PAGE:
The role of counselling in cancer treatment
Psychotherapy is very beneficial if we are looking at the mental health impact of cancer survivors. Since after diagnosis, most of the patient's time and energy goes in action mode where they are focused on the medical treatment of the physical body, processing what has really happened usually happens after this. Of course, this can look very different for every individual; there is no one common mental health problem. "Science tells us that the reaction is heavily based on the patients' socio-economic background, their age, their gender, their marital status, other comorbidities along with cancer and their overarching perspective on mental health are factors that can influence a person's decision to avail mental health services," mentions Kumar.
Both Kirtikar and Sharma state that not all people diagnosed with cancer, receiving cancer treatment, or surviving require psychotherapy or get diagnosed with any mental health issues. However, they clarify that most of them can experience mild to severe levels of psychological distress. "Cancer diagnosis does not just affect an individual but their entire ecosystem including their families, friends do get affected by it equally hence they are also experiencing some amount of psychological distress," Sharma explains.
Providing psychosocial support services for individuals with cancer is recognised as an essential component of quality care. Some level of psychosocial distress is normal after a diagnosis of cancer, given the nature of the disease. "It has been found that people with depression might have worse cancer-related outcomes. They might be less likely to follow treatment plans or take prevention screens. For example, they may be less likely to exercise, more likely to drink too much alcohol or miss therapy appointments," she further adds. Other studies show that those dealing with severe mental illness, dementia and substance use are more likely to have lower chances of survival after a cancer diagnosis. There is good research and study that suggest that actively seeking therapy while the treatment is ongoing is a good way to deal with those unwarranted stress and emotions.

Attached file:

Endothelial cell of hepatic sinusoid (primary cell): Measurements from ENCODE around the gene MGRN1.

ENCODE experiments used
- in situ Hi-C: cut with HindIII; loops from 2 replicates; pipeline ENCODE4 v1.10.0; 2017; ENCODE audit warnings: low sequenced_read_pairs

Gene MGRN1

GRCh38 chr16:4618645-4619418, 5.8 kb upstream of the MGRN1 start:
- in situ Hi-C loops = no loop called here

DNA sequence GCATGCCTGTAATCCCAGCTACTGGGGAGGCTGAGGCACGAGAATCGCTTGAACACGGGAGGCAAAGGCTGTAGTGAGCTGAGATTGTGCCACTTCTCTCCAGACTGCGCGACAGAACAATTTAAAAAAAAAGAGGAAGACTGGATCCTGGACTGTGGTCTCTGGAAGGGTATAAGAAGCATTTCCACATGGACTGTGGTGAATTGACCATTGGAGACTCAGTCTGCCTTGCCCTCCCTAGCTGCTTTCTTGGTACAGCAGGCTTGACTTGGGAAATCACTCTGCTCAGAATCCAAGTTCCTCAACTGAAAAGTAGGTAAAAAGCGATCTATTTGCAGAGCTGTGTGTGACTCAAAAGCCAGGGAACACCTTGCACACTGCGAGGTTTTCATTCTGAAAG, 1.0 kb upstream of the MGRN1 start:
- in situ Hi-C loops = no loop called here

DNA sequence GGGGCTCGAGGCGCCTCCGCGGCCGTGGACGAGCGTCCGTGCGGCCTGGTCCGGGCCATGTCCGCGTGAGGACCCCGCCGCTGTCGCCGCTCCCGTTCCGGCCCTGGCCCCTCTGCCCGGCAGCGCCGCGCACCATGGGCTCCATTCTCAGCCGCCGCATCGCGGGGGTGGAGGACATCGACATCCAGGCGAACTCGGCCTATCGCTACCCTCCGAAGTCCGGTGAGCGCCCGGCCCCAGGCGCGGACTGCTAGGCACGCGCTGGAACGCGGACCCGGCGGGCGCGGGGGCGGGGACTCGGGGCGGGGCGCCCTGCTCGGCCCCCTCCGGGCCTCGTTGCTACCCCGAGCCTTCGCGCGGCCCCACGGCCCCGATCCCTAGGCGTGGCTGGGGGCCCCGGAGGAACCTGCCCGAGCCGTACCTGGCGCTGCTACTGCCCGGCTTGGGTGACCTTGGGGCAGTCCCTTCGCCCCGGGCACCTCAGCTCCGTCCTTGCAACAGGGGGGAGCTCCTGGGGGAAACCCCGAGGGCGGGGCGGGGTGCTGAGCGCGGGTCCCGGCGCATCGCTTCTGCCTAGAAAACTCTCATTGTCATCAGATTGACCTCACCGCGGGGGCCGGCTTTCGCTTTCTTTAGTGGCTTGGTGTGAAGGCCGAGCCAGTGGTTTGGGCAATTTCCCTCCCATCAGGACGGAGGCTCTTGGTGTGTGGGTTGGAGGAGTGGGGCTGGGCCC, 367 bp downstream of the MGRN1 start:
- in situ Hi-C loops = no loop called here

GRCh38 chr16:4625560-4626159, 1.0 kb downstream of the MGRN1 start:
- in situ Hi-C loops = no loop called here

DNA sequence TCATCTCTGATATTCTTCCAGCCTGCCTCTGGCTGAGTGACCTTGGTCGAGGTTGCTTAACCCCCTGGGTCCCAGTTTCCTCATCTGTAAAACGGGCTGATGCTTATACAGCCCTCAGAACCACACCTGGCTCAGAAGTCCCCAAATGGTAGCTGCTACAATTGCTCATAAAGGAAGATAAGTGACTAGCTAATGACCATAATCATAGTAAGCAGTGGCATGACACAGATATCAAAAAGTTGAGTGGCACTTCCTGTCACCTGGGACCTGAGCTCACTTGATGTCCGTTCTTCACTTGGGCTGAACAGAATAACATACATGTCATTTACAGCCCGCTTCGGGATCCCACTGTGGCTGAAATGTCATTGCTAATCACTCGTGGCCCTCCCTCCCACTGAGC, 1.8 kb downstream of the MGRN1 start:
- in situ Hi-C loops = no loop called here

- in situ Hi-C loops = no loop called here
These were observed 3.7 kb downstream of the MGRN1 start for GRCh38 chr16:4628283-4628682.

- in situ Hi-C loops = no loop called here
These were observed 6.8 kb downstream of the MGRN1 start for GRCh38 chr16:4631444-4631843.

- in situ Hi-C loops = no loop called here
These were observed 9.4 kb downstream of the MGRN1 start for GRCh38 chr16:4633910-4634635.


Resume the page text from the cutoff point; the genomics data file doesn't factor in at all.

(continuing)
Kumar goes on to detail how therapy can benefit a cancer patient by saying, "In therapy, the patient can process their feelings, explore ways to share their diagnosis with friends and family, and discuss concerns they have about the ways cancer might change their collective lives. And it has been observed that through this sharing and catharsis, which is usually a part of group sessions. So during the process itself, the patients feel a little less isolated and withdrawn and more heard as well as validated."
Heroor says that in his overall experience, he has observed that the patients who are happy, confident, and optimistic generally do better than the patients who are depressed. "A positive attitude is very important in patients for cancer treatment. Surrounding yourself with positive people and positive thinking helps the patients with the fear and uncertainty of the situation."